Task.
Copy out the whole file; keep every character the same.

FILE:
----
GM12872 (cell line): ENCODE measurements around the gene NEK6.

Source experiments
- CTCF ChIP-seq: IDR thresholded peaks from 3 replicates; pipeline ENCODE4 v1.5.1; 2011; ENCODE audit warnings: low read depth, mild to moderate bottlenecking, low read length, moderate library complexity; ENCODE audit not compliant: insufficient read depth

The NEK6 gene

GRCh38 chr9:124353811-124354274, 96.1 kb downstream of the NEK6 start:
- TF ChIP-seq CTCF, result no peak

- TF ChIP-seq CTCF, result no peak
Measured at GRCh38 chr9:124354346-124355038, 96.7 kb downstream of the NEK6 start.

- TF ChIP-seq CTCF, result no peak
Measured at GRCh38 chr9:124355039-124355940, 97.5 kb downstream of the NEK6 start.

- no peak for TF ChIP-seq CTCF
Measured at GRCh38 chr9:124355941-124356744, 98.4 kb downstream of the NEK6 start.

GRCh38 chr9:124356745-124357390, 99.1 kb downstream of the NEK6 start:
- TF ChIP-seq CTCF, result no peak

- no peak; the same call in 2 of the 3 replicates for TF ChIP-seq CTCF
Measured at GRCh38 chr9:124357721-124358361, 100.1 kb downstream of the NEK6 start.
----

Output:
GM12872 (cell line): ENCODE measurements around the gene NEK6.

Source experiments
- CTCF ChIP-seq: IDR thresholded peaks from 3 replicates; pipeline ENCODE4 v1.5.1; 2011; ENCODE audit warnings: low read depth, mild to moderate bottlenecking, low read length, moderate library complexity; ENCODE audit not compliant: insufficient read depth

The NEK6 gene

GRCh38 chr9:124353811-124354274, 96.1 kb downstream of the NEK6 start:
- TF ChIP-seq CTCF, result no peak

- TF ChIP-seq CTCF, result no peak
Measured at GRCh38 chr9:124354346-124355038, 96.7 kb downstream of the NEK6 start.

- TF ChIP-seq CTCF, result no peak
Measured at GRCh38 chr9:124355039-124355940, 97.5 kb downstream of the NEK6 start.

- no peak for TF ChIP-seq CTCF
Measured at GRCh38 chr9:124355941-124356744, 98.4 kb downstream of the NEK6 start.

GRCh38 chr9:124356745-124357390, 99.1 kb downstream of the NEK6 start:
- TF ChIP-seq CTCF, result no peak

- no peak; the same call in 2 of the 3 replicates for TF ChIP-seq CTCF
Measured at GRCh38 chr9:124357721-124358361, 100.1 kb downstream of the NEK6 start.